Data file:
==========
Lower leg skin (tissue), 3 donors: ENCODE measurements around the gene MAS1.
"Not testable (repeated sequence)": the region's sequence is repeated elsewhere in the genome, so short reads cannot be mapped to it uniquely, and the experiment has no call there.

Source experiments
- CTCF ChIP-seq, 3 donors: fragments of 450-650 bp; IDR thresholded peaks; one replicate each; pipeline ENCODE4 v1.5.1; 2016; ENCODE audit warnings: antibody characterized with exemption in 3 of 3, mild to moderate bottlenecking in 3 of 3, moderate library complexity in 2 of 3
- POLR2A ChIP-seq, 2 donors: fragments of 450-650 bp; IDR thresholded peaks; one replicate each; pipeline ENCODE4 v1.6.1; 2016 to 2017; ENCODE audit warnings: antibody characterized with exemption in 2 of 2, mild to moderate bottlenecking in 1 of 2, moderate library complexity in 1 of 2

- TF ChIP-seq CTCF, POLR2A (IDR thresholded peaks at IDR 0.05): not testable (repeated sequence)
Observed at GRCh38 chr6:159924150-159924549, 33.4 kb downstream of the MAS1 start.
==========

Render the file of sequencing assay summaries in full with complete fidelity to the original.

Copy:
Lower leg skin (tissue), 3 donors: ENCODE measurements around the gene MAS1.
"Not testable (repeated sequence)": the region's sequence is repeated elsewhere in the genome, so short reads cannot be mapped to it uniquely, and the experiment has no call there.

Source experiments
- CTCF ChIP-seq, 3 donors: fragments of 450-650 bp; IDR thresholded peaks; one replicate each; pipeline ENCODE4 v1.5.1; 2016; ENCODE audit warnings: antibody characterized with exemption in 3 of 3, mild to moderate bottlenecking in 3 of 3, moderate library complexity in 2 of 3
- POLR2A ChIP-seq, 2 donors: fragments of 450-650 bp; IDR thresholded peaks; one replicate each; pipeline ENCODE4 v1.6.1; 2016 to 2017; ENCODE audit warnings: antibody characterized with exemption in 2 of 2, mild to moderate bottlenecking in 1 of 2, moderate library complexity in 1 of 2

- TF ChIP-seq CTCF, POLR2A (IDR thresholded peaks at IDR 0.05): not testable (repeated sequence)
Observed at GRCh38 chr6:159924150-159924549, 33.4 kb downstream of the MAS1 start.